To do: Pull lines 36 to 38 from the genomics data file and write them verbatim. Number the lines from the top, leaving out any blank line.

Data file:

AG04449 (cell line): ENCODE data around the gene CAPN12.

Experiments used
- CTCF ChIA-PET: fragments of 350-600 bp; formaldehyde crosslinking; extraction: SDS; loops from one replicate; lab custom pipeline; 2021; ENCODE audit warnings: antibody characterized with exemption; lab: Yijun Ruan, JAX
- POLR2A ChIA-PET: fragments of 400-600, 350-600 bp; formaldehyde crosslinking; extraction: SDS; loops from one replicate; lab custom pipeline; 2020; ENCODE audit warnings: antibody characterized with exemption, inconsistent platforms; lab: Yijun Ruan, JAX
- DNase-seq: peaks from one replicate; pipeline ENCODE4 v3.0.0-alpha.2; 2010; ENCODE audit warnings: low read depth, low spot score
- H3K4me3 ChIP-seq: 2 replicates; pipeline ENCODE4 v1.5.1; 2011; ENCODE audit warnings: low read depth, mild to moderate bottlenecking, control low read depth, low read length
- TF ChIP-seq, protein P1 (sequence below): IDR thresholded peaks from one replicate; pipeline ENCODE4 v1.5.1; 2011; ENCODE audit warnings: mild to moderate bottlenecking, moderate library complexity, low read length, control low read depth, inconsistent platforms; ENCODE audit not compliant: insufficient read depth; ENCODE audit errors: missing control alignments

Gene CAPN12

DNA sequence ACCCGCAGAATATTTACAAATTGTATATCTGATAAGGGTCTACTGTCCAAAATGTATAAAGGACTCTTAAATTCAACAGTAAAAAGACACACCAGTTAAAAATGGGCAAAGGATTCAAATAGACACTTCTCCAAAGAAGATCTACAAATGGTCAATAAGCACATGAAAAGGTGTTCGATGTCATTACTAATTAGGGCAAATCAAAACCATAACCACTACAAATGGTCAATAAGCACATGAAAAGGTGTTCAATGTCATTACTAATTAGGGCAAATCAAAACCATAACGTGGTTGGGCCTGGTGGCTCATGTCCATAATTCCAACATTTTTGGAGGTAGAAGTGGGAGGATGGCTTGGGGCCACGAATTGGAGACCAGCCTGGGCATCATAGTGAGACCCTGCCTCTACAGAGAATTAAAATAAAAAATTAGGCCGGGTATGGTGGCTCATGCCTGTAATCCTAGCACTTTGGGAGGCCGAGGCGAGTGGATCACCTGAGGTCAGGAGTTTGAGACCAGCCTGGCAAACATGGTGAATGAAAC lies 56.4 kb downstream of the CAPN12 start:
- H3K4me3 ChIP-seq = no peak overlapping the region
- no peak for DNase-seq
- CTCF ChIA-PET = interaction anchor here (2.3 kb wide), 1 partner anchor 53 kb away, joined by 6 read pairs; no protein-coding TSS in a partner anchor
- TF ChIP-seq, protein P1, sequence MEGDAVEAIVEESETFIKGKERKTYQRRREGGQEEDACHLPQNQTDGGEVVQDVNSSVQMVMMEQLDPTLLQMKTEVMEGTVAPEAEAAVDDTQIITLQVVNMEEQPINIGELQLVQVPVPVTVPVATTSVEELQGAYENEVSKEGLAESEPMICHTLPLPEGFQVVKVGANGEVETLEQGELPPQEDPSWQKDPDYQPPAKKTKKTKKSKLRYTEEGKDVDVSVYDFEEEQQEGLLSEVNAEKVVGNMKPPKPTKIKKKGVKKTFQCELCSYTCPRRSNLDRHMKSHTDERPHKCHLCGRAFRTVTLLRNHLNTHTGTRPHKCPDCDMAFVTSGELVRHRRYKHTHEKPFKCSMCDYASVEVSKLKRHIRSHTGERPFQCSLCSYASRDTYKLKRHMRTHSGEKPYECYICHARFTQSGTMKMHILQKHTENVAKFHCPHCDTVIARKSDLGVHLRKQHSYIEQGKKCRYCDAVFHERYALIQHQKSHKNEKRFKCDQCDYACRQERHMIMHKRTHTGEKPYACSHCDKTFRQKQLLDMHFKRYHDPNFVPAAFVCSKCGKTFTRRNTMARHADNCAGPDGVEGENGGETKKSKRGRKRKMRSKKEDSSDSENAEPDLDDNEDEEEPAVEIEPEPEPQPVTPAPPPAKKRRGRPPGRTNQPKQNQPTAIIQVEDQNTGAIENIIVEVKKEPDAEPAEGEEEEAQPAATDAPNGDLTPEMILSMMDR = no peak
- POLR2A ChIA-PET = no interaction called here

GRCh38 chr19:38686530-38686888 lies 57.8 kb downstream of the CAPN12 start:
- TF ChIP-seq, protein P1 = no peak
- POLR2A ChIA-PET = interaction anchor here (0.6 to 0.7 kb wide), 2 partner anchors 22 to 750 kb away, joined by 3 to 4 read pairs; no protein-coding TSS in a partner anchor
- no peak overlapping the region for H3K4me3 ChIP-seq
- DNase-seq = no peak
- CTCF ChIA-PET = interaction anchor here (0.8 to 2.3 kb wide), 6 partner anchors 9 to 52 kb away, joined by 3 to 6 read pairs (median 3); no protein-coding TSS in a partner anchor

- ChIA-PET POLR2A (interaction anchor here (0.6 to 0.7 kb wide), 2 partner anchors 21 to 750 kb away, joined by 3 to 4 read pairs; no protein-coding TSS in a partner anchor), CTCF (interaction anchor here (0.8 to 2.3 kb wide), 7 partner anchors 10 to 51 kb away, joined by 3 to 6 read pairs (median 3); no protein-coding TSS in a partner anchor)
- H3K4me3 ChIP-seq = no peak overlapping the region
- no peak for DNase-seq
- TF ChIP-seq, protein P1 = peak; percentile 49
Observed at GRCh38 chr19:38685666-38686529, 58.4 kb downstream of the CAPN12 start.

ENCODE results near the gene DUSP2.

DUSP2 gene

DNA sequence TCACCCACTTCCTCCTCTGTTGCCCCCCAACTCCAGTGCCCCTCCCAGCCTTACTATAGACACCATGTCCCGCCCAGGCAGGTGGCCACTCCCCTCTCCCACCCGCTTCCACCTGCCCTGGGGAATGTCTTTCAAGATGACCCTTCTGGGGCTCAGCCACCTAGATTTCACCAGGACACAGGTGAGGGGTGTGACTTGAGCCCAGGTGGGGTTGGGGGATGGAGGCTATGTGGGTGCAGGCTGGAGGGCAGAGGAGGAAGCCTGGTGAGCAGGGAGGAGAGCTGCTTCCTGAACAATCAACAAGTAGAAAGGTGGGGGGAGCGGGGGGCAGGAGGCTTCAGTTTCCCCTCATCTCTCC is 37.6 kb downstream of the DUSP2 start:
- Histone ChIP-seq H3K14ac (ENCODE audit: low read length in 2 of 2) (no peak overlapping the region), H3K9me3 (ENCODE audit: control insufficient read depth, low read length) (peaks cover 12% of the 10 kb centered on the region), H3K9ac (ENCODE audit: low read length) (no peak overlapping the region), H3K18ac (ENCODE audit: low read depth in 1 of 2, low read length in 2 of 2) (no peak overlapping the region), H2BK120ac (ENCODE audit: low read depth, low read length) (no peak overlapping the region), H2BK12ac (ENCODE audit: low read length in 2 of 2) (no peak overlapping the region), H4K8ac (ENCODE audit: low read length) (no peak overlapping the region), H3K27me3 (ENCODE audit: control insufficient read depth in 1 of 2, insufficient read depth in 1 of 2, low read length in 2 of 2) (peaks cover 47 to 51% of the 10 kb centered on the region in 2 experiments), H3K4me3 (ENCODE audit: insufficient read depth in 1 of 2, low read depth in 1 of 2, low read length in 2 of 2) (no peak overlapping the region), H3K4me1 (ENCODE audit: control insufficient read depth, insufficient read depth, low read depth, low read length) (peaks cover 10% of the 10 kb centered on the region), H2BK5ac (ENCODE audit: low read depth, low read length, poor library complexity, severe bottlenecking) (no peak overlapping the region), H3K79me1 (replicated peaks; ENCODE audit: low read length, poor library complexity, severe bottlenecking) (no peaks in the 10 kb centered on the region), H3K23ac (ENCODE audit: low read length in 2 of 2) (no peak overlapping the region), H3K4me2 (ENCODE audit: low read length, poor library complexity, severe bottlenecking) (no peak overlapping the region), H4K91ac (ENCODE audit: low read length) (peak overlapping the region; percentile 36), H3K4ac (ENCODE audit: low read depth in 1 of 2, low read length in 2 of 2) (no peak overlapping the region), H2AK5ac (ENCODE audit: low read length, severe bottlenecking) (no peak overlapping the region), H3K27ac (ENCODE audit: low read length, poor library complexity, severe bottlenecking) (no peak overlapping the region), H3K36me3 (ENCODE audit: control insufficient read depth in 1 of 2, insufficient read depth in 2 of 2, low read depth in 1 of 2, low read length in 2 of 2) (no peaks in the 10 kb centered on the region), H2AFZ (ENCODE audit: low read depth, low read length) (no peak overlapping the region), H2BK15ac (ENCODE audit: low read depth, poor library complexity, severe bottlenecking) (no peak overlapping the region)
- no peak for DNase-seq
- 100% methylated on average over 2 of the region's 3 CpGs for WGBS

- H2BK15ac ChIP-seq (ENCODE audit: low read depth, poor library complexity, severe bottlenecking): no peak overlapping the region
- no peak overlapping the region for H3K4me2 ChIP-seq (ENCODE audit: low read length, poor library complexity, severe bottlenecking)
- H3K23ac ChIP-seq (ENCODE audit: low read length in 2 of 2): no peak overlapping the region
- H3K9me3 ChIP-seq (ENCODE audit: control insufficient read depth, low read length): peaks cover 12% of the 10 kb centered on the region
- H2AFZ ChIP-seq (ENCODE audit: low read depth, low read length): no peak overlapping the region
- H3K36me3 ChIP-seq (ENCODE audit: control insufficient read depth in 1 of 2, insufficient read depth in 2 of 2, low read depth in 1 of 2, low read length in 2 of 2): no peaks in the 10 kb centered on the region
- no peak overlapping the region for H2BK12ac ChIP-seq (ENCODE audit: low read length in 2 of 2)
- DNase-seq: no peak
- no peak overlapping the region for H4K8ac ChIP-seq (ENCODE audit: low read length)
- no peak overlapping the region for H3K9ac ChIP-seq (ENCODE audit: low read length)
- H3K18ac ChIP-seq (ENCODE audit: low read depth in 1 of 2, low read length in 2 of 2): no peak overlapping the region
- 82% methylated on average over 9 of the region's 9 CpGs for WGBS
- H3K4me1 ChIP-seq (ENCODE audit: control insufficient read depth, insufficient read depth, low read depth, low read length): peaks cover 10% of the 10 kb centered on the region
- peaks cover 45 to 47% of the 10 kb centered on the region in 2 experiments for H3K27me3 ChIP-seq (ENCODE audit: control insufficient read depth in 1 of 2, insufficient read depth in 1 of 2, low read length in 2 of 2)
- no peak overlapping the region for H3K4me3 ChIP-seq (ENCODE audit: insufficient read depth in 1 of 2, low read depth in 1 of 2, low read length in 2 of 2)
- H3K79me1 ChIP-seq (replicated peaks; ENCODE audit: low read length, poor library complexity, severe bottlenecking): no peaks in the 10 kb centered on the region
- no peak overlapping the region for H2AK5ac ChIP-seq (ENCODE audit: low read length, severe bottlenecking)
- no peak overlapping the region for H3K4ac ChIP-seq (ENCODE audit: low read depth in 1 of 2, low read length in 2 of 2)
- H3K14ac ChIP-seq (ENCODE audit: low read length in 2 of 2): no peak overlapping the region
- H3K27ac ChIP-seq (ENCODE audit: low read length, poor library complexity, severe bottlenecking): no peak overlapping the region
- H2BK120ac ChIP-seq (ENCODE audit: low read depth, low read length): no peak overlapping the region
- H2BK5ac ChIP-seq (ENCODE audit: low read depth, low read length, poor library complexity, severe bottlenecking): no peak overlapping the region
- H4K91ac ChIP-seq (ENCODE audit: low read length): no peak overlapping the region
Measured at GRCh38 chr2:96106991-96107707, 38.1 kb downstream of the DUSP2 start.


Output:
- H2AFZ ChIP-seq (ENCODE audit: low read depth, low read length): no peak overlapping the region
- H3K36me3 ChIP-seq (ENCODE audit: control insufficient read depth in 1 of 2, insufficient read depth in 2 of 2, low read depth in 1 of 2, low read length in 2 of 2): no peaks in the 10 kb centered on the region
- no peak overlapping the region for H2BK12ac ChIP-seq (ENCODE audit: low read length in 2 of 2)